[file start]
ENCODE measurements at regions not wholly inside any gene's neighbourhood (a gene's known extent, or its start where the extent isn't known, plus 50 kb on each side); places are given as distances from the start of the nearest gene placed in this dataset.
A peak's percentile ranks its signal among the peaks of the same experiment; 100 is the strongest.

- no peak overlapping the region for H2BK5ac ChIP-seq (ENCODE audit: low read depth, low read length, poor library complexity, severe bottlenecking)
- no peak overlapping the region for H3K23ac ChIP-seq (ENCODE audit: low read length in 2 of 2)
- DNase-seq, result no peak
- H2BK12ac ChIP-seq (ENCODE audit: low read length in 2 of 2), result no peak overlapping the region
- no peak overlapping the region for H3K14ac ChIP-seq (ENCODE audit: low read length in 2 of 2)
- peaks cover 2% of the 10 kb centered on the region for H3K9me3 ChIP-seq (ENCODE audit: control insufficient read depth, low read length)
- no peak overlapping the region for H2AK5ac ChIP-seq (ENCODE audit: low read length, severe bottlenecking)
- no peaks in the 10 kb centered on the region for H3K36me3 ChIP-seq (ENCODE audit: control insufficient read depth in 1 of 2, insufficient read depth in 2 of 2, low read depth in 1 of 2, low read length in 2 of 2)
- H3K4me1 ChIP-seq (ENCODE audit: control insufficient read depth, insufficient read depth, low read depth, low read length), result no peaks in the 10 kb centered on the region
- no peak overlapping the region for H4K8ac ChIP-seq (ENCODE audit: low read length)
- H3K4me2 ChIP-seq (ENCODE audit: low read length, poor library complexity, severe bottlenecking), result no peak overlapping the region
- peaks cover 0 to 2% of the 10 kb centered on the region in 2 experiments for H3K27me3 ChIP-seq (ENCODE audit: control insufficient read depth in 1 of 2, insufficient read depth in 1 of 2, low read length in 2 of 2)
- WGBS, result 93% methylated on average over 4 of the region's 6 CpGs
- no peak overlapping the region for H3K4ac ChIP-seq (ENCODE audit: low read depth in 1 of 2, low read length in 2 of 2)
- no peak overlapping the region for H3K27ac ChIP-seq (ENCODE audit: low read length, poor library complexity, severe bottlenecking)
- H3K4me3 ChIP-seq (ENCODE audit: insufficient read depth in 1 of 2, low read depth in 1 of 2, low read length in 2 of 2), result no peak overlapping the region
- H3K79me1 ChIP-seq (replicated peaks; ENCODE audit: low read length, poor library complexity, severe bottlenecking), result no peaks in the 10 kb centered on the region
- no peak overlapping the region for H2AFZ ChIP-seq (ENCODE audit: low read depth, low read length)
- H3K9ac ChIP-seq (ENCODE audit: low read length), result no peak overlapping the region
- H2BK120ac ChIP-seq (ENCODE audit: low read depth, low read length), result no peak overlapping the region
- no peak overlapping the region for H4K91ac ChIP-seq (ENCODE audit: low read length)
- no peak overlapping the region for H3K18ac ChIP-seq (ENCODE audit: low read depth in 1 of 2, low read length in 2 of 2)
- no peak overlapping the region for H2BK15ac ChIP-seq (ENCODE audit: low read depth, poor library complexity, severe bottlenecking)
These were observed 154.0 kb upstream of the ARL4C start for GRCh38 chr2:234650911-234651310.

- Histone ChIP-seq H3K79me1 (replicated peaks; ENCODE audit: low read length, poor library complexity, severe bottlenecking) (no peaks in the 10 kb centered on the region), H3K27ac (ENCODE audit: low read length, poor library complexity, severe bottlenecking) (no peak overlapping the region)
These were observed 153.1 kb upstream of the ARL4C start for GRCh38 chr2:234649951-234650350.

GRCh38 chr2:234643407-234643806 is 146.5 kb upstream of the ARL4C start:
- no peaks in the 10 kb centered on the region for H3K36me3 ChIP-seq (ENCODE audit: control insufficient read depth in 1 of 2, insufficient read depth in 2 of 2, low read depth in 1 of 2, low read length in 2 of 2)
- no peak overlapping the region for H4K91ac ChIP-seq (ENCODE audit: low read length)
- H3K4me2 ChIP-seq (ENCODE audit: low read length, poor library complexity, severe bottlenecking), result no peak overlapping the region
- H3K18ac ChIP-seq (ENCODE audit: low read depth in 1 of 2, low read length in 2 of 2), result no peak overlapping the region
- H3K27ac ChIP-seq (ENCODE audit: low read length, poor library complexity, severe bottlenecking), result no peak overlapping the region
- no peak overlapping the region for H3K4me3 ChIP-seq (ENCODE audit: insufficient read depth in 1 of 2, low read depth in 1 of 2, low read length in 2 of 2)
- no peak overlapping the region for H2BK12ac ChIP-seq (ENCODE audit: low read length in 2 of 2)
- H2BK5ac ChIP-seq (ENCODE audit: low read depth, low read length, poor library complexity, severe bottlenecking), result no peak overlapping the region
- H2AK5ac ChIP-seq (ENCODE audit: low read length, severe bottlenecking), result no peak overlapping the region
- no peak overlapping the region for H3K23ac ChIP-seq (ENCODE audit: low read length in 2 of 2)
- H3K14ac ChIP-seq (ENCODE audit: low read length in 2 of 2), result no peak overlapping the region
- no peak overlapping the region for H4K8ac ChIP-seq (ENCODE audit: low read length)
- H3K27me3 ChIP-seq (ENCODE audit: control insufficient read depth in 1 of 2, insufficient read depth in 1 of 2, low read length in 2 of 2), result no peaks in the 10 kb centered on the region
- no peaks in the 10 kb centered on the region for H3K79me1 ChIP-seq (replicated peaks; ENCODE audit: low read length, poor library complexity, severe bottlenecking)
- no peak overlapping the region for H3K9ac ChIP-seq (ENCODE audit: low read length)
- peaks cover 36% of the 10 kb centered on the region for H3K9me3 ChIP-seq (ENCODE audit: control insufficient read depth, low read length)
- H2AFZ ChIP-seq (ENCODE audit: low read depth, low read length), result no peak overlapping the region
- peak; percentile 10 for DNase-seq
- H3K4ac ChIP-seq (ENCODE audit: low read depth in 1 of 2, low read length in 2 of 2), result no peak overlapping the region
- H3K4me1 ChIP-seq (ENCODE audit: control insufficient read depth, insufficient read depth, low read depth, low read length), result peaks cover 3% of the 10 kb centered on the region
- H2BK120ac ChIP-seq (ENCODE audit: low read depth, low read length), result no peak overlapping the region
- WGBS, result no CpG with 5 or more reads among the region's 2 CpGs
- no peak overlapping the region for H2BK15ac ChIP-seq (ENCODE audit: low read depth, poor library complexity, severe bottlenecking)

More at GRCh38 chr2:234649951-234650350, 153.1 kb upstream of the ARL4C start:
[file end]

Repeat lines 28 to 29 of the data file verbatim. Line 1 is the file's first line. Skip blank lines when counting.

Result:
These were observed 153.1 kb upstream of the ARL4C start for GRCh38 chr2:234649951-234650350.

GRCh38 chr2:234643407-234643806 is 146.5 kb upstream of the ARL4C start: